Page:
The 2015-16 Dancing While Black Fellowship brought together eight emerging Black choreographers. They spent six months engaged in a collective developmental process which included workshops with seasoned artists Onye Ozuzu, Jawole Zollar and Ishmael Houston-Jones. We invited the Fellows to reflect on these workshop experiences. Check out what they had to say:
“Onye’s workshop re-validated embodied knowledge for me – that we know more than we ‘know’. She also reminded me of the importance of being present, letting go of control, and allowing the energy generated in the room/circle/space to move us forward.
Jawole’s honesty about the role of director stuck with me, particularly the clarity it provided in terms of how manic I feel in terms of the different roles I play. And how much skill development is needed to do these tasks well – dramaturg, coach, rehearsal director, director etc.
And from all of these people I’m left with an idea of a what a long career looks like – the perspective of being able to see things through by investing in skills and knowledge that you hone over time and become masterful at.”
“This fellowship has given young BLACK artists a space to breathe and have our experiences validated. It inspires us to talk about the understandings of our identities and whether we do or do not filter our work through those lenses while observing our temporal dance landscape. The ability to dialog and sweat with intergenerational artists helps to illustrate the vast complexity of the work we do and our ever-evolving practices.”
“Dream big and take your time to develop your voice and ideas, even if it takes five years to a lifetime.
You can close eyes and just express yourselves. Even if it ‘dangerous’ or ‘risky,’ an external protective force/being will always be there at the right time.”
“I feel validation to dance while black for real for real. These workshops focused on things that I’ve never heard named and given value. These things that have felt really delicious but also kind of secretive or hidden for me.
Also, I appreciate seeing folks in charge of their radical vision. I was really impressed by how all three artists have been able to express themselves and create very de-colonized art in such whole and unapologetic ways – especially within systems that are really isolating, oppressive, exploitative, and/or violent.
After Ishmael’s workshop, in particular, I felt my external and internal blocks. A lot of them come from this notion of dancing while black. I’m curious to share the areas we feel blocked in our practice and strategize on the un-blocking of those areas.”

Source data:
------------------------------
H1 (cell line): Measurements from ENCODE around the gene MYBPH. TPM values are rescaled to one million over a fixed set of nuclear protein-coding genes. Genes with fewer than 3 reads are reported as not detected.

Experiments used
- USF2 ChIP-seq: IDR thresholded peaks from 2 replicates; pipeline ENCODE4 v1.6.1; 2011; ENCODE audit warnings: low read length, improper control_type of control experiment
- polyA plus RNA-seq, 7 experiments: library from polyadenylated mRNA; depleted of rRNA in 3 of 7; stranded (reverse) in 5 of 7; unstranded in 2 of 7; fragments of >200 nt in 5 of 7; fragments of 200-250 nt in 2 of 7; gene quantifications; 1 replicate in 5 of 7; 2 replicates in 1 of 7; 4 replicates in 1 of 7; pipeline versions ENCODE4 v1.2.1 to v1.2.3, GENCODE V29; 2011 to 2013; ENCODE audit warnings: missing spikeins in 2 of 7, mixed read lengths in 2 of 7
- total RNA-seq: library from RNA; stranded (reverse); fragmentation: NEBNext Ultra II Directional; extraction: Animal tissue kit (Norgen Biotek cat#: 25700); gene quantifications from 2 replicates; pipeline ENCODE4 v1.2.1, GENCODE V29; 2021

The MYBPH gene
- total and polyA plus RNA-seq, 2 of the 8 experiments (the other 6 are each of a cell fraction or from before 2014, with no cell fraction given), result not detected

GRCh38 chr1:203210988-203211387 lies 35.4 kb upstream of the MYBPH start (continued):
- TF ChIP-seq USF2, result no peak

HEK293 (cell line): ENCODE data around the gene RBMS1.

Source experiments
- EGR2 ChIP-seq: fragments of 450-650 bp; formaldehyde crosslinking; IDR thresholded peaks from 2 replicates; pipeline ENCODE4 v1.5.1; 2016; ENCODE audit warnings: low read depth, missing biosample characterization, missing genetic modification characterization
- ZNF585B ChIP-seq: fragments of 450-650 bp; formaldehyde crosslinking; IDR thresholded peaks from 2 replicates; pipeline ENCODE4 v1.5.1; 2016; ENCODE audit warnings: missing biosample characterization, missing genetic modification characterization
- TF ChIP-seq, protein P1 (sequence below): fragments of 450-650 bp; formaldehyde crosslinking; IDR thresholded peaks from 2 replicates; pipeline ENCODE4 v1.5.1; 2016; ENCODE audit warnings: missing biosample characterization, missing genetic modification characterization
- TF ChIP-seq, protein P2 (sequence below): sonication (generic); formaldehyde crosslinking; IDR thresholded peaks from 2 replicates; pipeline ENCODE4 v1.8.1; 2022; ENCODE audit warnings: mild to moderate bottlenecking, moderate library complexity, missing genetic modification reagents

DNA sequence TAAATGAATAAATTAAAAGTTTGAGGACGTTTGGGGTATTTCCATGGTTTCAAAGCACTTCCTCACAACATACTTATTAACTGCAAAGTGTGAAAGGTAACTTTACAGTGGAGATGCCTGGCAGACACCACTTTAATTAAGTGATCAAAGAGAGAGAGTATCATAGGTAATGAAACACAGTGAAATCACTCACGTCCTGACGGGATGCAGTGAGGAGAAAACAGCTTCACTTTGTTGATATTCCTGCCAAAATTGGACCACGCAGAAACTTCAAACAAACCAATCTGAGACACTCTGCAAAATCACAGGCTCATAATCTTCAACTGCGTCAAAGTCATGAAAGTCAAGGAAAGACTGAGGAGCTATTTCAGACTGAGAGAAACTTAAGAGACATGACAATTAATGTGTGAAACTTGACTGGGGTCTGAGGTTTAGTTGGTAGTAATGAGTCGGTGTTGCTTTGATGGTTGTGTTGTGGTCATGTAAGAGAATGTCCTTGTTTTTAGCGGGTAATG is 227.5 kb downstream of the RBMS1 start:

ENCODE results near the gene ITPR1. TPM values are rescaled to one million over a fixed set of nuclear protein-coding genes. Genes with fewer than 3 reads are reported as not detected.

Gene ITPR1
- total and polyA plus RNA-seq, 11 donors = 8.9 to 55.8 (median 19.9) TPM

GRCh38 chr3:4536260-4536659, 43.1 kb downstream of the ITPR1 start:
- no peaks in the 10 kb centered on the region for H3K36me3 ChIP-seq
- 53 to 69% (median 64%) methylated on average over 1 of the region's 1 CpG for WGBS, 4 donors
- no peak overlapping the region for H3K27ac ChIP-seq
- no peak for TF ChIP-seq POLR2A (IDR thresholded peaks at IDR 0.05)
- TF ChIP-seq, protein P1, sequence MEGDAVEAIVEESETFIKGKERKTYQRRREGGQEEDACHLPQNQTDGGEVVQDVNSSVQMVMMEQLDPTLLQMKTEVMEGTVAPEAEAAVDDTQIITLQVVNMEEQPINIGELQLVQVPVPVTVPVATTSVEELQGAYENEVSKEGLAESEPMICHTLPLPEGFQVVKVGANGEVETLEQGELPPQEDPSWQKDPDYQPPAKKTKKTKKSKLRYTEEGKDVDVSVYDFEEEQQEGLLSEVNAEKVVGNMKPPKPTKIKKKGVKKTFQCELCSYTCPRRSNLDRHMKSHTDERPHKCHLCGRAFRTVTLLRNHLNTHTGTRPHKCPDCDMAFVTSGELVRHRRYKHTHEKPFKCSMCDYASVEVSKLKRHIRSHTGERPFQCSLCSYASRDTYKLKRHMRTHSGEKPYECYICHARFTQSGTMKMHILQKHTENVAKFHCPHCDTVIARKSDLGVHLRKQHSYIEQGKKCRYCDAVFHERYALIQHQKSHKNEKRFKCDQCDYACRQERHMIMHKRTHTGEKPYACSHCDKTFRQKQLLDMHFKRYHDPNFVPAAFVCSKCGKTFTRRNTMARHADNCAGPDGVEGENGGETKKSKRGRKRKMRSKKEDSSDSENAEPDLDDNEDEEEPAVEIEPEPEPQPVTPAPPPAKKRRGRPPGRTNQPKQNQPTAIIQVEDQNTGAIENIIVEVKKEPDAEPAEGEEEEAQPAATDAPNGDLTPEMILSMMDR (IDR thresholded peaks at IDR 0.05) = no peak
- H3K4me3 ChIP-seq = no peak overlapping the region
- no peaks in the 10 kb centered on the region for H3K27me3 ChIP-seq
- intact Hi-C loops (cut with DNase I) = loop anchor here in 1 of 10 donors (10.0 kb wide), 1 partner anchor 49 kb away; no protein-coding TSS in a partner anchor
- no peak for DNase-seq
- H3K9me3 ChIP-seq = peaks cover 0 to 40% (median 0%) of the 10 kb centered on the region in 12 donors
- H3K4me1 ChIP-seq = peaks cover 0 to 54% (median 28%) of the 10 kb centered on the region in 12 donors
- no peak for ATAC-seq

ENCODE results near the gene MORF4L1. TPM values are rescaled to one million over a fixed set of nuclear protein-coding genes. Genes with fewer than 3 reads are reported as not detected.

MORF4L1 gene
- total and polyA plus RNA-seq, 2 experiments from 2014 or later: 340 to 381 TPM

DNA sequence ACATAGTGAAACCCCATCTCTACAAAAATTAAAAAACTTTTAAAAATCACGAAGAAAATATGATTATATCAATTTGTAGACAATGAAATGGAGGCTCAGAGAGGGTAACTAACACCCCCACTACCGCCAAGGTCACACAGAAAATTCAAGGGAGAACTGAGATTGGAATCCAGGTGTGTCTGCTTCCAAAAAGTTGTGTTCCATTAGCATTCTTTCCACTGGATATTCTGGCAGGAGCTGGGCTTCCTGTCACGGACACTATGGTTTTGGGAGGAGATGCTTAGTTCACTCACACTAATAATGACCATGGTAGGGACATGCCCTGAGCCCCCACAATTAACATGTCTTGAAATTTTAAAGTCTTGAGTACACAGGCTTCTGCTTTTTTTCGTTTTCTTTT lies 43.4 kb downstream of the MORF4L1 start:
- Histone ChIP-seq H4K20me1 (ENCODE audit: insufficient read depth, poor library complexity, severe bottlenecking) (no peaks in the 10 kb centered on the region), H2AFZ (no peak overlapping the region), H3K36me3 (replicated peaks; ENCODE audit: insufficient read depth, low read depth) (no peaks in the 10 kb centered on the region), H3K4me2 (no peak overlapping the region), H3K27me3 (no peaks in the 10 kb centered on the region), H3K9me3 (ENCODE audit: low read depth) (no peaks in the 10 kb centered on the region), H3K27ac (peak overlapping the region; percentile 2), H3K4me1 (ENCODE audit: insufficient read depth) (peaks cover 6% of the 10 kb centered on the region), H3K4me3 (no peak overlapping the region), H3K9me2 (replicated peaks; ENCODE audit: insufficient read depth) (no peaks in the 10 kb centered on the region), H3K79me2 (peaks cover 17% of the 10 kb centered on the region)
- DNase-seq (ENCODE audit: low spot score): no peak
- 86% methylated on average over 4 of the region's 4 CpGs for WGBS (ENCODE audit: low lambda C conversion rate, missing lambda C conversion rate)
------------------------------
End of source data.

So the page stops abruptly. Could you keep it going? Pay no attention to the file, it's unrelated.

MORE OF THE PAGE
“It was extremely important for me to be a part of Onye’s workshop because she helped me to solidify and accept that every physical activity I’ve been a part of throughout my life, contributes to dance and is completely valid. I believe that this is key and vital to discovering and investigating one’s voice as an artist. I found that taking ownership and inquiring of one’s whole physical history within the body allows for specificity in both vocabulary and movement aesthetic.
Also, as a black artist, I felt much of the labor might be in vain. For so long this mindset of being incapable at times paralyzed me, and then I would find myself at a stand still. Jawole’s workshop help me see that I’m a jack of many trades. I realized that I am very much capable of many things – directing, choreographing etc. Being able to pinpoint the different roles I play in art making and life has enabled me to see myself as valid. Knowing what roles I am playing in different situations helps to clarify and direct my intention and energy more efficiently. This enlightenment frees me to think and cherish my biggest dreams.
“There is a tradition of black generativeness in the technology of the circle, chameleon director, and improvisational act that accepts potential failure by overloading the potentialities at play. This pressurizing is a thread of interest and entryway I’ve noted in my own process – how does this call upon the dual consciousness, code-switching practices of transcendence which are strikingly indigenous to the DNA of a black cultural ideology that references a kind of global black historicity. How are these practices culled and co-opted in modern/postmodern aesthetics, with a removal of certain relationships (such as to the spiritual and collective)? How does duration and perpetual motion in the kinesthetic or directorial act initiate this familiar old thing? How do I continue to ask for nuance in my making that contends with this familiar sequence of development as well as oppositional patterns, transgressions, stillness? And how is the goal to reformat the pattern over and over still inherently an improvisational act, which is engaged in the generativeness of blackness even when it’s practices may pull from disparate traditions of dominance, including those in proximity to whiteness? How is the essential act of mystery essentially engaged in blackness?”
“This fellowship feels like what grad school should have been. I am learning and being pushed and challenged and connected and shown options and opportunities to deepen my practice, WHILE BEING AFFIRMED! I don’t feel underestimated, invisible, looked over, picked over, or like I’m filling a quota.
Dancing While Black is healing space. My learning doesn’t have to be at the expense of who I am. To that end, it is a blessing to be connected to so many similar-place-in-dance-life-partners. I’m grateful to learn with you all. To learn from you all. To support you all and see what you are making and dancing. To problem solve and brainstorm with you. Thank you for just bringing your whole selves.
For years now, I have been craving mentorship – folks who can be real about their experiences, share advice, advocate/co-sign on your behalf. Thank you Paloma for being that, and also connecting us to folks in your network who each have something unique and valuable to offer.”